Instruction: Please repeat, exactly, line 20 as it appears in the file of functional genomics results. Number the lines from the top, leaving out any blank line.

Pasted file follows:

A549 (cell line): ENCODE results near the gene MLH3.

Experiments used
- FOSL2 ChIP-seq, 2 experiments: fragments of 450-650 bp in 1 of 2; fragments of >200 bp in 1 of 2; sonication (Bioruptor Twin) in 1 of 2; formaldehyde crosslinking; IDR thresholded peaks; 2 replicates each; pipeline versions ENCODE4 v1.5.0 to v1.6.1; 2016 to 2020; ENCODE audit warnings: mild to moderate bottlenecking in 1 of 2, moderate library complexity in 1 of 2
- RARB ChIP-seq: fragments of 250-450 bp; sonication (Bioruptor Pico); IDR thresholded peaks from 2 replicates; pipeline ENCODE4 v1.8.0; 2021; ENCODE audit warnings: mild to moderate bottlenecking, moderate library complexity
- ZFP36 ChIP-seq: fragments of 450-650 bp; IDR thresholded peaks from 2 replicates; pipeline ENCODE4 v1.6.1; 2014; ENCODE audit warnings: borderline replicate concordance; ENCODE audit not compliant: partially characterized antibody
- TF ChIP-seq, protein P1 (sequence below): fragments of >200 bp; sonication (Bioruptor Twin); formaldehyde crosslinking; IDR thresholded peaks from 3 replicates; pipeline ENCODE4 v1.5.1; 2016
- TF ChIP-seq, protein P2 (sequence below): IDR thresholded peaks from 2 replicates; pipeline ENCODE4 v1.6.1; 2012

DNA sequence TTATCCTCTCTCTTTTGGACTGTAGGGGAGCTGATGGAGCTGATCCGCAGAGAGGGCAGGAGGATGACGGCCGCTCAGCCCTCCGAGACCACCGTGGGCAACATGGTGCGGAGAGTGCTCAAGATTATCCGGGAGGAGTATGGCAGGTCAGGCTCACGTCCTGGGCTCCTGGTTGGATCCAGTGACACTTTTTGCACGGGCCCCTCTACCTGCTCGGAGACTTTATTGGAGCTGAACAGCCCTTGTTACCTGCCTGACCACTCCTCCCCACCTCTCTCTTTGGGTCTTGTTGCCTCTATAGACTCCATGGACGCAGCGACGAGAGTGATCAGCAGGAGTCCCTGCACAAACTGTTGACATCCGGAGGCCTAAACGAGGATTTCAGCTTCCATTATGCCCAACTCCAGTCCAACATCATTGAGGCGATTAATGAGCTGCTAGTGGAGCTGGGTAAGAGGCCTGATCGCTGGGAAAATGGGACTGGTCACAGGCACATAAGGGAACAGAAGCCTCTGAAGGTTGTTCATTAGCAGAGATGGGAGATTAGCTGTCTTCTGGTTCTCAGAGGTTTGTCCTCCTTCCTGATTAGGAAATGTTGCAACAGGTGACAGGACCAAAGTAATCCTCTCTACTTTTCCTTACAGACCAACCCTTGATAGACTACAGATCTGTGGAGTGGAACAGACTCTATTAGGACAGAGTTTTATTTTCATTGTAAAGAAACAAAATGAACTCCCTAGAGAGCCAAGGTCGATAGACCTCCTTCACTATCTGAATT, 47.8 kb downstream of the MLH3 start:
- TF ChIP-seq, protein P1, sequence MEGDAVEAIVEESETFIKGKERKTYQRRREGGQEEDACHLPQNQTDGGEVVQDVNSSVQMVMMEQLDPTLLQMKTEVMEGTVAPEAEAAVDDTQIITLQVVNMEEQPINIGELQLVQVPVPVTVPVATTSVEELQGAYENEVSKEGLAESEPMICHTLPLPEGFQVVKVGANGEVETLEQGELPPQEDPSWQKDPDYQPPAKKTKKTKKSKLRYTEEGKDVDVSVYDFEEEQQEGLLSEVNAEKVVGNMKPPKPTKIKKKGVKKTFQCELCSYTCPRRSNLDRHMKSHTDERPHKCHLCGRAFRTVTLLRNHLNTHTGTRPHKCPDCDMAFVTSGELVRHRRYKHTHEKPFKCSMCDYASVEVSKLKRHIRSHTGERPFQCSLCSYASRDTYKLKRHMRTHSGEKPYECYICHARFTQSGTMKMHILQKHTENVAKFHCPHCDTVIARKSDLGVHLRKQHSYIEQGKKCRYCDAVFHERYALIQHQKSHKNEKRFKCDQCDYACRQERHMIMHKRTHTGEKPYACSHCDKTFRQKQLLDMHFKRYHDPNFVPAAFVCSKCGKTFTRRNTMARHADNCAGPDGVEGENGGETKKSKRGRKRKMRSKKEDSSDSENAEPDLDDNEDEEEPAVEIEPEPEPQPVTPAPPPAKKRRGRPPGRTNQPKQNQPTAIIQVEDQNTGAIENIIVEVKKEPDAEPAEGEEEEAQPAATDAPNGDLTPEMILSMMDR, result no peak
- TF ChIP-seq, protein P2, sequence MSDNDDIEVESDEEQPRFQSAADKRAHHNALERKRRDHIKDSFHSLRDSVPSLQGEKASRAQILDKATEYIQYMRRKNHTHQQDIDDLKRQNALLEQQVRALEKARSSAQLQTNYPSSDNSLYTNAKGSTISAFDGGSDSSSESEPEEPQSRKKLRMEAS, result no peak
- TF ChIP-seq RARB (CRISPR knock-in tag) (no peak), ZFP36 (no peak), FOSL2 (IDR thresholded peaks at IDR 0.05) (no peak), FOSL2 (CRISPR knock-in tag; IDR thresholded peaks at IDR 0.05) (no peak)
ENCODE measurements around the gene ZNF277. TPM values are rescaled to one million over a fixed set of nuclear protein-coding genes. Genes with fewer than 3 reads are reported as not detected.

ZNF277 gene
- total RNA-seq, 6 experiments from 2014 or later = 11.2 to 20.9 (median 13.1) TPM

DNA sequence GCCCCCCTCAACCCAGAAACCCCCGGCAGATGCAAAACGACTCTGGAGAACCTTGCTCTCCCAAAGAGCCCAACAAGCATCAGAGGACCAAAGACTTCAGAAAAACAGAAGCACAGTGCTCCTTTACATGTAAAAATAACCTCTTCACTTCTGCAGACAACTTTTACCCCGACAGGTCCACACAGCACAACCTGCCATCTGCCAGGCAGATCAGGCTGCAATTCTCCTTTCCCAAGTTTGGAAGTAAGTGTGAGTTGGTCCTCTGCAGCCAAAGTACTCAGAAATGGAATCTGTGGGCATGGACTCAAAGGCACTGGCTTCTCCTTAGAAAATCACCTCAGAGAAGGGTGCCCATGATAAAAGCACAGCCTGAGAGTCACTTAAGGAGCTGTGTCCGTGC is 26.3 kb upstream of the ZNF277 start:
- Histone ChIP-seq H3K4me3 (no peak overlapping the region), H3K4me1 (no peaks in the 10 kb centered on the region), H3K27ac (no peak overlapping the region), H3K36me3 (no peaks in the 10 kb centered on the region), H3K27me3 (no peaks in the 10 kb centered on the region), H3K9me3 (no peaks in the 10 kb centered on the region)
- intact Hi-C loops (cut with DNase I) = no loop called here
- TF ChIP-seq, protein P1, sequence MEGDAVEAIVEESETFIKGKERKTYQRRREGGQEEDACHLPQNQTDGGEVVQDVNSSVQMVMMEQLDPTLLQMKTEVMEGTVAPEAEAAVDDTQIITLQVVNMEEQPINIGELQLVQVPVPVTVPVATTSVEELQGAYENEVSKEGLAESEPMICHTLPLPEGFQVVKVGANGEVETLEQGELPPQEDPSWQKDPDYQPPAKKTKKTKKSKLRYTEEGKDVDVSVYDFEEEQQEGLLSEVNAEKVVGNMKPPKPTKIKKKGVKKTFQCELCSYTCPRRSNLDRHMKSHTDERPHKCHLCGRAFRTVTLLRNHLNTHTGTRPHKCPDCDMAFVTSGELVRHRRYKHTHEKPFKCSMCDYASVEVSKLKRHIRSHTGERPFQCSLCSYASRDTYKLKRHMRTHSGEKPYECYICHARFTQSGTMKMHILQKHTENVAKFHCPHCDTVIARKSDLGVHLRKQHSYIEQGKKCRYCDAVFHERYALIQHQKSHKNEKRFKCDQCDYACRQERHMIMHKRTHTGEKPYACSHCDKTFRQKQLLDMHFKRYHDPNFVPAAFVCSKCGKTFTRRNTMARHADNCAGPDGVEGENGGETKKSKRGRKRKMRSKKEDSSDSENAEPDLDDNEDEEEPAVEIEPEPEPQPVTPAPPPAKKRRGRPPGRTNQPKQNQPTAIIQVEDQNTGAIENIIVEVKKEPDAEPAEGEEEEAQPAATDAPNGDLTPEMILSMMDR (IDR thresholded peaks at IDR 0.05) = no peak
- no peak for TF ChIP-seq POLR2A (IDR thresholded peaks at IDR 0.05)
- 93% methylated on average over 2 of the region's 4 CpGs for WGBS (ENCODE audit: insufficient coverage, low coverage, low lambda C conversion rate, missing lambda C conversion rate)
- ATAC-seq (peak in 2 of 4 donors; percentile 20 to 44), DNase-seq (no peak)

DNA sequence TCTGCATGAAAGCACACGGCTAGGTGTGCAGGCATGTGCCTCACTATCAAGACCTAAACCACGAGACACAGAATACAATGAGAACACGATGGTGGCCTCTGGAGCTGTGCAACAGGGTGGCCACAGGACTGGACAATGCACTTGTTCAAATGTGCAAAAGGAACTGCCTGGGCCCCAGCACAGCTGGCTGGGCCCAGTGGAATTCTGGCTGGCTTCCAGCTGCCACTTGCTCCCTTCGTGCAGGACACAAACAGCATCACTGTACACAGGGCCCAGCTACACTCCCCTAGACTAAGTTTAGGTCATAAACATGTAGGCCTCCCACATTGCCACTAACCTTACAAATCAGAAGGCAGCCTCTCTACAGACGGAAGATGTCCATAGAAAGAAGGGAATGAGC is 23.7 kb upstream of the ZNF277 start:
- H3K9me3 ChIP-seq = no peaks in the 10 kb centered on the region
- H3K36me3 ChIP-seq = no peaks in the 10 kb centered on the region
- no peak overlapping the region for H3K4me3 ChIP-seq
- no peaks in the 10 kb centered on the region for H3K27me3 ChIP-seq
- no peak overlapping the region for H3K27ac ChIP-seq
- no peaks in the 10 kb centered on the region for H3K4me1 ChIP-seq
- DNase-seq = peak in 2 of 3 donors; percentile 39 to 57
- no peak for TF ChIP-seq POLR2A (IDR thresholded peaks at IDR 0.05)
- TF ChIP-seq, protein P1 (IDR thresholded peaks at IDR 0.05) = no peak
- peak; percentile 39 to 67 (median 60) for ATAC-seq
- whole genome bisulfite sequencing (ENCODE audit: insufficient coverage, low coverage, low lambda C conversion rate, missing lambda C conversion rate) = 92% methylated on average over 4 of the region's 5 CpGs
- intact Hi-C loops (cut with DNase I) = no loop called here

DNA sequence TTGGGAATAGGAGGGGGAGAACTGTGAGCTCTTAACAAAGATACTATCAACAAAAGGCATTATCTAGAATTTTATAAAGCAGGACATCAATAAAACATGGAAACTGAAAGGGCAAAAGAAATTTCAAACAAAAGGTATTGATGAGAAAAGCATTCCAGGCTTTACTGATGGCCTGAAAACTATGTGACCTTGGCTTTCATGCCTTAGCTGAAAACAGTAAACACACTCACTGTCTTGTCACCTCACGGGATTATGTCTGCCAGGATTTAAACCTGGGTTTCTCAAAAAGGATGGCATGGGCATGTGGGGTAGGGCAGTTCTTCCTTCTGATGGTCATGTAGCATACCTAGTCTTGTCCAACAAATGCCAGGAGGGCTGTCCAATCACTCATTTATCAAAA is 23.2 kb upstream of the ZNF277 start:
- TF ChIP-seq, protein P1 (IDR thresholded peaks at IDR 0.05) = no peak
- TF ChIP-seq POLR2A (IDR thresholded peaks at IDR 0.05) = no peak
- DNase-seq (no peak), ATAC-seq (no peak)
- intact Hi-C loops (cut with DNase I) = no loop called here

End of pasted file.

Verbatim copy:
- 93% methylated on average over 2 of the region's 4 CpGs for WGBS (ENCODE audit: insufficient coverage, low coverage, low lambda C conversion rate, missing lambda C conversion rate)